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Ed Salcedo on Inclusive Leadership

By Jonathan Stutz (he/him/his)

My coauthor, Eddie Pate, and I have been incredibly fortunate over the course of our careers to work with many outstanding leaders. These leaders have consistently modeled behavior that have shaped our own inclusive leadership style. A leadership style that inspires and motivates our people and our teams to grow and achieve more than any of us thought possible. It was important to us in writing our book, Daily Practices of Inclusive Leaders, to introduce you to a handful of these inclusive leaders.

We begin the first 5 chapters of our book with a profile on an inclusive leader who exudes the qualities and characteristics of that specific chapter’s focus. The first chapter, “Why Leaders Are Key to the Daily Practice of Inclusion” provided the opportunity for our readers to get to know Edward Salcedo.

Ed is the founder and president of GCAP Services Inc., a Hispanic-owned small-business professional consulting firm headquartered in Costa Mesa, California. GCAP supports the public sector including highway, transit, and energy projects with a focus on compliance, process improvement, and diversity, equity, and inclusion. Since 2022, I’ve worked closely with Ed as GCAP’s Chief Diversity Officer and Advisor. In working alongside Ed, I’ve found him to be a leader who cares deeply about his employees, his customers, his community, and every individual with whom he does business. Ed’s heart, courage, and wisdom as a leader have enabled him and his employees to run a successful small business for 26 years and counting. Ed’s inclusive leadership style is based upon 5 core principles that affects his thinking and behavior daily, it’s what makes Ed a role model of inclusive leadership.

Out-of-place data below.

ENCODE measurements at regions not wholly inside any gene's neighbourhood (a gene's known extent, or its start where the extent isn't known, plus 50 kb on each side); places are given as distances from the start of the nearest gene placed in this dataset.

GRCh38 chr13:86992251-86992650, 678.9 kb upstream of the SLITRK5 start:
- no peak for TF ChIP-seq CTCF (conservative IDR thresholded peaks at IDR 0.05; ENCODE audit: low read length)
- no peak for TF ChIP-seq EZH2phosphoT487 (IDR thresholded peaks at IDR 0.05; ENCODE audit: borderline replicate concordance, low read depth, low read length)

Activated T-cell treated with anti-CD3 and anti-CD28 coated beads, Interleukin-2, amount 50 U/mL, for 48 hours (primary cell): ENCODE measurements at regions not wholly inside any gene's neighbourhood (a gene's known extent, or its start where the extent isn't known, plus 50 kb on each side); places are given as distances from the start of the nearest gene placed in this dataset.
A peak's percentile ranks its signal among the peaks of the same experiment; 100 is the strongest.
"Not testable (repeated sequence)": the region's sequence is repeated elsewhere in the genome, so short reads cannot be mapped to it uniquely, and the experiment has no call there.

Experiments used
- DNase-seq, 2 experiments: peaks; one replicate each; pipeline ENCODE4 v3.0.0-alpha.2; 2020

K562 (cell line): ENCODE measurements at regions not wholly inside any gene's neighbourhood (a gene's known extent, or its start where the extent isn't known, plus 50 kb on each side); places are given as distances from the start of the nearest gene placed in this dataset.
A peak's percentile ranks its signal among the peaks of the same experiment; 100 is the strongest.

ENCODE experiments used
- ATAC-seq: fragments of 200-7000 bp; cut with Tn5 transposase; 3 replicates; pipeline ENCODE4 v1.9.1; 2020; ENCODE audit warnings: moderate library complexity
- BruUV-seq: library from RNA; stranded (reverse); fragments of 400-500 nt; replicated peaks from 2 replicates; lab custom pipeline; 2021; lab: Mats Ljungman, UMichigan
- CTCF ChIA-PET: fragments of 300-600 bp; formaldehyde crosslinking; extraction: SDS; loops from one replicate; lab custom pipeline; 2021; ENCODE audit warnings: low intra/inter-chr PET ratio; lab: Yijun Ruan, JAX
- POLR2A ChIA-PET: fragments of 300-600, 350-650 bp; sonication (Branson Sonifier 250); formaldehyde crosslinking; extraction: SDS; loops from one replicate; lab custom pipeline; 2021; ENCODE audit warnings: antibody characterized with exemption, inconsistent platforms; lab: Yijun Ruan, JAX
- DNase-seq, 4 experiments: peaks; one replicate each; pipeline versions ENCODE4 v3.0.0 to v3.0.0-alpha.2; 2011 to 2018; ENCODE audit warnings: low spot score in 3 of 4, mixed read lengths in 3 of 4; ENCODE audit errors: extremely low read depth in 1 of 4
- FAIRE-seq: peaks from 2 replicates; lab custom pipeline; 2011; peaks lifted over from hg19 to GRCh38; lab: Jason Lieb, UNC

Here’s Ed’s five core principles:

  1. Listen. Be humble. Gain input from everyone.

“Keep an open mind; listen without judgment. To listen is so powerful. Be silent. Then when you speak, tell them what you are hearing. People want to be respected. Their voices are just as important as anyone else’s.”

A few years back, Ed’s company, GCAP Services, changed its employee performance evaluations to include an employee self-assessment and manager assessment. The leadership wanted to learn from their people what they enjoyed doing, where they wanted to grow, and how they wanted their managers to support them. They created a safe space for people to voice their ideas, opinions, and perspectives. Ed’s thinking was that a small company like GCAP may not be able to fulfill every employee need, but it can help people gain experience in the areas they are interested in and help them on the path to where they want to go. The results have been extremely positive. Employees were spot-on in their self-assessments, making the whole feedback process much smoother.

“They knew where they needed to improve and what they needed to grow. It was so much better for them to tell us. We’re listening to them explain how they can be better, instead of us just telling them what we want.”

  1. Share information with employees.

“It’s important for people to understand what I do as president of GCAP. I want to give people the knowledge to learn, to understand, to think about, and to plan what we’re doing as a company.”